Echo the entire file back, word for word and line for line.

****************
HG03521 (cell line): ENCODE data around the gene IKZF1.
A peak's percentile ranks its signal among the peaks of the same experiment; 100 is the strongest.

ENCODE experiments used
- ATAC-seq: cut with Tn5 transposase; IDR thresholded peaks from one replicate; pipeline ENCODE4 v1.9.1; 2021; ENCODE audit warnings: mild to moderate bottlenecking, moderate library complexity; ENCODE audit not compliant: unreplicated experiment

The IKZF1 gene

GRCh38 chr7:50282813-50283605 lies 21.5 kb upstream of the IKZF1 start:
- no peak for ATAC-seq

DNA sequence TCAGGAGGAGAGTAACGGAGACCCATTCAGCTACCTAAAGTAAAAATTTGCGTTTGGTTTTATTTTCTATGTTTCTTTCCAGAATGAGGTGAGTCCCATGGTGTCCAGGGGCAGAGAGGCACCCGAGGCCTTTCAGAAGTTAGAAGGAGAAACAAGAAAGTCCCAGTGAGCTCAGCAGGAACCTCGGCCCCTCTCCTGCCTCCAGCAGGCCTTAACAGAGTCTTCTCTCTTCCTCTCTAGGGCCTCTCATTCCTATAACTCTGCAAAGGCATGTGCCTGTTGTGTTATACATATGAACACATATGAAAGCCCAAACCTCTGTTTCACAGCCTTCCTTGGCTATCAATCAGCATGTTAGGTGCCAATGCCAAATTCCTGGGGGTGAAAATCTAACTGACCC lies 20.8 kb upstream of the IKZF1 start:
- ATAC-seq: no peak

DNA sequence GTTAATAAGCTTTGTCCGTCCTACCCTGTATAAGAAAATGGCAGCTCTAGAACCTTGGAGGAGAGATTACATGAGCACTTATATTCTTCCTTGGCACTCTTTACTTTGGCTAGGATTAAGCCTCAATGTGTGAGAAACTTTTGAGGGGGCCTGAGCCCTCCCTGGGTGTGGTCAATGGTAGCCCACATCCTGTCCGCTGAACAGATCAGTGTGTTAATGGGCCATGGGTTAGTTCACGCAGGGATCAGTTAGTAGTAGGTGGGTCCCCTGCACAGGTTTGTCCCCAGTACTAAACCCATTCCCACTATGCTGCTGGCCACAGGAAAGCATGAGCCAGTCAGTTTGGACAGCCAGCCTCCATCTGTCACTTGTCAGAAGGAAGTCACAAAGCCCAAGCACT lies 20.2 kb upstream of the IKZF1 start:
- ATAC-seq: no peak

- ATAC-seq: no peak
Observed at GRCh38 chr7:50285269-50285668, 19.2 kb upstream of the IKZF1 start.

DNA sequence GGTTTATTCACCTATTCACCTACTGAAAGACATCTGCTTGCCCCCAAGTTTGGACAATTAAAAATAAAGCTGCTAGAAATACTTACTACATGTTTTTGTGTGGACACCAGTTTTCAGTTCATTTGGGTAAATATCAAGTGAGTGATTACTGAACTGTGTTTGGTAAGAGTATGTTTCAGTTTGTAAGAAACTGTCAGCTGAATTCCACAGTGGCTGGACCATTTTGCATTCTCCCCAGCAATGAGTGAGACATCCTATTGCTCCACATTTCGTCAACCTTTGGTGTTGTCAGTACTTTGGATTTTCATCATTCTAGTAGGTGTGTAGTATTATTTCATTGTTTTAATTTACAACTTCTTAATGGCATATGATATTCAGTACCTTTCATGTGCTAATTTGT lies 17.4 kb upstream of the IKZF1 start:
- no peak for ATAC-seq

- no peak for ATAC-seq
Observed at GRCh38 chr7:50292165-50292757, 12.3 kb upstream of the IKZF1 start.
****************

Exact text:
HG03521 (cell line): ENCODE data around the gene IKZF1.
A peak's percentile ranks its signal among the peaks of the same experiment; 100 is the strongest.

ENCODE experiments used
- ATAC-seq: cut with Tn5 transposase; IDR thresholded peaks from one replicate; pipeline ENCODE4 v1.9.1; 2021; ENCODE audit warnings: mild to moderate bottlenecking, moderate library complexity; ENCODE audit not compliant: unreplicated experiment

The IKZF1 gene

GRCh38 chr7:50282813-50283605 lies 21.5 kb upstream of the IKZF1 start:
- no peak for ATAC-seq

DNA sequence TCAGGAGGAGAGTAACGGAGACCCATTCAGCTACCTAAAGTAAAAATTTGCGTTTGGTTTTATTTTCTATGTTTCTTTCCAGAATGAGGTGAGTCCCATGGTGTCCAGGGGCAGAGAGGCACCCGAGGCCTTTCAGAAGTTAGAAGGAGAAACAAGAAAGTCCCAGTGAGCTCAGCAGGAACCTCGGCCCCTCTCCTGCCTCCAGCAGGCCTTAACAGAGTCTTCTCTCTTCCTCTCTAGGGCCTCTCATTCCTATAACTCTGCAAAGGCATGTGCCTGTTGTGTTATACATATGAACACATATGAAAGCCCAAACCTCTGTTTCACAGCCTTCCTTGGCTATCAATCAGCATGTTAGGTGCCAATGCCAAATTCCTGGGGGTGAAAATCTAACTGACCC lies 20.8 kb upstream of the IKZF1 start:
- ATAC-seq: no peak

DNA sequence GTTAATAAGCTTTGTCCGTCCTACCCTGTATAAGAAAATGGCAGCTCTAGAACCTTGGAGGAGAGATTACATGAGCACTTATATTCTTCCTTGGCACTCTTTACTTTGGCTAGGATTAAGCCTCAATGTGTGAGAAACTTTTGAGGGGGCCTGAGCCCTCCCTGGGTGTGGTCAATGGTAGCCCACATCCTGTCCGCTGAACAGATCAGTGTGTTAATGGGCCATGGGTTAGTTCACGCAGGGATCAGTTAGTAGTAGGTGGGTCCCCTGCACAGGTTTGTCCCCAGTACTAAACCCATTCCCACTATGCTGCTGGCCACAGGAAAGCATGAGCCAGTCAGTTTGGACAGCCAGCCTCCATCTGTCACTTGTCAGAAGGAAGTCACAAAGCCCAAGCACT lies 20.2 kb upstream of the IKZF1 start:
- ATAC-seq: no peak

- ATAC-seq: no peak
Observed at GRCh38 chr7:50285269-50285668, 19.2 kb upstream of the IKZF1 start.

DNA sequence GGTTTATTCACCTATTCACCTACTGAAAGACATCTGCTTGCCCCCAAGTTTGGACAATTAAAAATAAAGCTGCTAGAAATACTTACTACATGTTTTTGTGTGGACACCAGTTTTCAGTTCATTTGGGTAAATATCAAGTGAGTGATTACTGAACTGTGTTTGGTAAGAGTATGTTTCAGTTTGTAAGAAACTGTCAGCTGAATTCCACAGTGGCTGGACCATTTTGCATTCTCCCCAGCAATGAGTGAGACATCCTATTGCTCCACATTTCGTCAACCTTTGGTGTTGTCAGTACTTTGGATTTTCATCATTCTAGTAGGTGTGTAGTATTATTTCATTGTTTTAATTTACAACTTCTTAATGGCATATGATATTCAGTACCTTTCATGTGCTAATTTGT lies 17.4 kb upstream of the IKZF1 start:
- no peak for ATAC-seq

- no peak for ATAC-seq
Observed at GRCh38 chr7:50292165-50292757, 12.3 kb upstream of the IKZF1 start.